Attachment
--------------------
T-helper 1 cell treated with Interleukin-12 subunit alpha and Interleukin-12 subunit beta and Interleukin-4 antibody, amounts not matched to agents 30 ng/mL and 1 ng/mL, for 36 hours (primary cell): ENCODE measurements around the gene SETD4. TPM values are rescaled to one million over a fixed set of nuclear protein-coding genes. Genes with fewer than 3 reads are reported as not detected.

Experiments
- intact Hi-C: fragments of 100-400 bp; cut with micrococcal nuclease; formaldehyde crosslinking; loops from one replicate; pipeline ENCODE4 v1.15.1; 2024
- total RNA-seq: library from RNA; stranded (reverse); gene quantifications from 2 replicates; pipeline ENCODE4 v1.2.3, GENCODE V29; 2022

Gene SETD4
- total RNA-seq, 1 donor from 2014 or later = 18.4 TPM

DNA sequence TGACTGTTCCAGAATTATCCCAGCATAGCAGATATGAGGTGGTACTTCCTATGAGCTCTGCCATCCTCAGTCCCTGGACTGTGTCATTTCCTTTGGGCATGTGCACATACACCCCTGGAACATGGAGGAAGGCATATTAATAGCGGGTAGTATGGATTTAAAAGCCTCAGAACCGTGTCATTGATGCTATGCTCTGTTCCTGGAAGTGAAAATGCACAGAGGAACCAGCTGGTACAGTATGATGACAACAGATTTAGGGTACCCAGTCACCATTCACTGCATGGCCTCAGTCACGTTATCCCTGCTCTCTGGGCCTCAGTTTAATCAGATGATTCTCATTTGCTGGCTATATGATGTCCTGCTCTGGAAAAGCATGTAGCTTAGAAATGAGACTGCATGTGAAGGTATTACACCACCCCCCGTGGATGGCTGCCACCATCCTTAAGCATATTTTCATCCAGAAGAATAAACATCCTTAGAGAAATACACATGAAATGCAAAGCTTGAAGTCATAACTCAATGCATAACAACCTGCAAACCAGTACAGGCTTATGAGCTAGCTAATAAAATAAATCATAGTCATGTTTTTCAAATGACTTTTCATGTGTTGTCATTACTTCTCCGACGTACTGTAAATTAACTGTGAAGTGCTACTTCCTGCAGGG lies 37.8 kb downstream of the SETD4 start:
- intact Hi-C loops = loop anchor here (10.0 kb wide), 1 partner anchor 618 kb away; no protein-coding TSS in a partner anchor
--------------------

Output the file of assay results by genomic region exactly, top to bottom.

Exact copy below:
T-helper 1 cell treated with Interleukin-12 subunit alpha and Interleukin-12 subunit beta and Interleukin-4 antibody, amounts not matched to agents 30 ng/mL and 1 ng/mL, for 36 hours (primary cell): ENCODE measurements around the gene SETD4. TPM values are rescaled to one million over a fixed set of nuclear protein-coding genes. Genes with fewer than 3 reads are reported as not detected.

Experiments
- intact Hi-C: fragments of 100-400 bp; cut with micrococcal nuclease; formaldehyde crosslinking; loops from one replicate; pipeline ENCODE4 v1.15.1; 2024
- total RNA-seq: library from RNA; stranded (reverse); gene quantifications from 2 replicates; pipeline ENCODE4 v1.2.3, GENCODE V29; 2022

Gene SETD4
- total RNA-seq, 1 donor from 2014 or later = 18.4 TPM

DNA sequence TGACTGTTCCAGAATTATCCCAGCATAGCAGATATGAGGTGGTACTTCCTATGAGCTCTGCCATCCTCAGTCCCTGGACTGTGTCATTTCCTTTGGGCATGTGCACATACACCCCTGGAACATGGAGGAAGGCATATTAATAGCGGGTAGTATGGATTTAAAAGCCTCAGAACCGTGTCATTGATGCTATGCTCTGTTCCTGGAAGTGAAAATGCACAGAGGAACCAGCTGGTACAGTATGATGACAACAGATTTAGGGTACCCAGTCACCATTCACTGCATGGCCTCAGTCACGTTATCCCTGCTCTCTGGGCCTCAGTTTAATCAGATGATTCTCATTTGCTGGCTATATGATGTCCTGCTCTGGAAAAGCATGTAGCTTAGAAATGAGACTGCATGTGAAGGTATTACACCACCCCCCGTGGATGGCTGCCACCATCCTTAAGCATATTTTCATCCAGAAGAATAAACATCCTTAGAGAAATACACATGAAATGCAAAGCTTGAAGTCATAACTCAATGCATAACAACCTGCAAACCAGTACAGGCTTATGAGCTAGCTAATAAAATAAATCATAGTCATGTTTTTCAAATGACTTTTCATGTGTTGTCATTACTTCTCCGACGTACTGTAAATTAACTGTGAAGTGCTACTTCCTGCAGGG lies 37.8 kb downstream of the SETD4 start:
- intact Hi-C loops = loop anchor here (10.0 kb wide), 1 partner anchor 618 kb away; no protein-coding TSS in a partner anchor